You can still be sued for a 12-year old libelous social media post

You can still be sued for a 12-year old libelous social media post

The court conviction of Rappler CEO and Executive Editor Maria Ressa has solidified the debate whether or not you can still be sued for articles, blog posts or social media posts you’ve made more than a decade ago.

In 2014, the Supreme Court upheld the “internet libel” section of the Anti-Cybercrime Law (RA 10175) which upgrades libelous statements made on the internet (social media post, blogs, videos) with a one-degree higher prison sentence and a prescription period of up to 12 years (normal libel only has a one-year prescription period).

Ressa along with former Rappler researcher, Reynaldo Santos Jr., were fined PHP400,000 for moral and exemplary damages as well as a prison term of 6 months and 1 day up to 6 years.


The libelous article in question was first published by Santos in May 2012 and updated in February 19, 2014. Keng filed the libel complaint in October 2017.

While the original date of the publication (May 2012) was prior to the enactment of the Anti-Cybercrime Law (September 2012), the Regional Trial Court ruled that the February 19, 2014 revision was technically a re-publication of the libelous article, and thus, falls within the prescription period.

Below is the full copy of the court’s decision:

Abe is the founder and Editor-in-Chief of YugaTech. You Can follow him on Twitter @abeolandres.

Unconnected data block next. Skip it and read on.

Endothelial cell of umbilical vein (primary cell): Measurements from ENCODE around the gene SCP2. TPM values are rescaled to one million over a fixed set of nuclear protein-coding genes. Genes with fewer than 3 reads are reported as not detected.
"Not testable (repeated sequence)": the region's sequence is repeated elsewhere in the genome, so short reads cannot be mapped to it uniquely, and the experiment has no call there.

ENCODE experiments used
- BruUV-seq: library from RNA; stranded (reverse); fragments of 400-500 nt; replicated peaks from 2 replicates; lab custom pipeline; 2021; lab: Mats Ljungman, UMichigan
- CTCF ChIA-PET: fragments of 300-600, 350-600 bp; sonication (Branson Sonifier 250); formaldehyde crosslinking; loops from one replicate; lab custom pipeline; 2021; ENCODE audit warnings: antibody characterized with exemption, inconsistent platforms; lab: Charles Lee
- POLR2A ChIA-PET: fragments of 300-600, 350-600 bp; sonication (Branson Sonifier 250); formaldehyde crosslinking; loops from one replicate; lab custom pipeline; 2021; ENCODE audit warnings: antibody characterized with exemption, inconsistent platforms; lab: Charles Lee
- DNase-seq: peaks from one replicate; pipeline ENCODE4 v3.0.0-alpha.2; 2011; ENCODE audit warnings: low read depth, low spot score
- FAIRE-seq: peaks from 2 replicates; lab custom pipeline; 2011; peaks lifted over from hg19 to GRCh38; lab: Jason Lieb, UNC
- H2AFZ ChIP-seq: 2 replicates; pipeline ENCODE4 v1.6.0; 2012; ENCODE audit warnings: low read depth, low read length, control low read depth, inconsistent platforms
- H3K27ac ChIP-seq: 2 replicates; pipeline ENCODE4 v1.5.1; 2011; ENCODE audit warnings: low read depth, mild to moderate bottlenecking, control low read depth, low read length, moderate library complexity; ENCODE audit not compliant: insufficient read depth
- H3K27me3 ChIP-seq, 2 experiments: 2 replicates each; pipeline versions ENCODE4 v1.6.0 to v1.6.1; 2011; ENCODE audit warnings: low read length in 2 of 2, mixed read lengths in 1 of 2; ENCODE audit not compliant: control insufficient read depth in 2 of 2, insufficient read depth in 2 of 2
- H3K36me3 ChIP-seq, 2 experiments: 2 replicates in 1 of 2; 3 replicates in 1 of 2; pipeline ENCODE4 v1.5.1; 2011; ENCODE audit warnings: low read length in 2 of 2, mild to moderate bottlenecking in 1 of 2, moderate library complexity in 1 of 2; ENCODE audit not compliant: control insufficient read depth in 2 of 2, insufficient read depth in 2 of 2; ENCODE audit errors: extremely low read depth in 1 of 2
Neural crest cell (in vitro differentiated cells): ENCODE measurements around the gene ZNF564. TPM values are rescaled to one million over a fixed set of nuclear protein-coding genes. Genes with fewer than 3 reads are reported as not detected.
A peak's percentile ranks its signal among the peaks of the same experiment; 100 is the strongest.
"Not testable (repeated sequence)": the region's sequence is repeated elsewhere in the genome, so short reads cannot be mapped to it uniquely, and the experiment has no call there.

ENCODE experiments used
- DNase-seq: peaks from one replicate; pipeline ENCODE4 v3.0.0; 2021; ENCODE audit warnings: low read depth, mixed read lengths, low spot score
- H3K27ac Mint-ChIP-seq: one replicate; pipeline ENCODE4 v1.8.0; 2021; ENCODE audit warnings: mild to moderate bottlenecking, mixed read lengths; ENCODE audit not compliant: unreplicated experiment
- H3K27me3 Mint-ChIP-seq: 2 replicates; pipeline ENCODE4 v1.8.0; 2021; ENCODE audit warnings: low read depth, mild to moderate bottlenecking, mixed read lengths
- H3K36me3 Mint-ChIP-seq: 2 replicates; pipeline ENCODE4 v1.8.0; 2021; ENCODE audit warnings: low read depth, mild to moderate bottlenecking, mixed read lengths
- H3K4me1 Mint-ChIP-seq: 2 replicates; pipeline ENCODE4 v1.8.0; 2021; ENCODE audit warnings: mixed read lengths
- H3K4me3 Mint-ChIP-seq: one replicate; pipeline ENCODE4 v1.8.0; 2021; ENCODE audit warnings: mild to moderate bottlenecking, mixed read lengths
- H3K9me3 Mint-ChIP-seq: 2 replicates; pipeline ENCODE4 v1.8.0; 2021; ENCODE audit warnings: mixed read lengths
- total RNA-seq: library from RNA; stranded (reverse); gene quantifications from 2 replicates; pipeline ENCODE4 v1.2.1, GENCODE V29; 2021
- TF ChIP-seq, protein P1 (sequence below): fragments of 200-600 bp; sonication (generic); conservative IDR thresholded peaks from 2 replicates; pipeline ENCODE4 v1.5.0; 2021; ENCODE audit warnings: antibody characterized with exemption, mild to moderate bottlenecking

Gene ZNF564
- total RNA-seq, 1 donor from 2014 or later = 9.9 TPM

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2 Responses

  1. Milhouse says:

    Ridiculous. It was not re-published. I was merely updated to correct a typographical error. The administration of the psychopath president will do everything to silence his critics.

  2. PinoyBusinessman says:

    Updating? Then it was republished, because it was seen anew by old and new readers. I personally know him, he’s a good guy, a philanthropist. He is one of the richest men in the country (real estate, mining, textile, etc) but has always been low-key, preferring to avoid publicity, because he values his privacy. A man of his word, who is a good example of the old China’s Confucian values. He donates to a large number of socioeconomic projects, but you will rarely hear his name being mentioned. Suddenly his name gets dragged into the mud, by this so-called members of the fourth estate, who used him to score points in a political game (which they shouldn’t even be in!). He pleaded and reasoned with Rappler to clear his name, but they ignored him, confident in their invulnerability in being members of the press. The Philippine press is the one of most corrupt in Asia (just ask Noli De Cash – his nickname courtesy of the Chinoy business community), even the sports writers are corrupt!

    I hope this will show them, that their former lives of impunity will no longer be tolerated and that they too will be held accountable for what they do.

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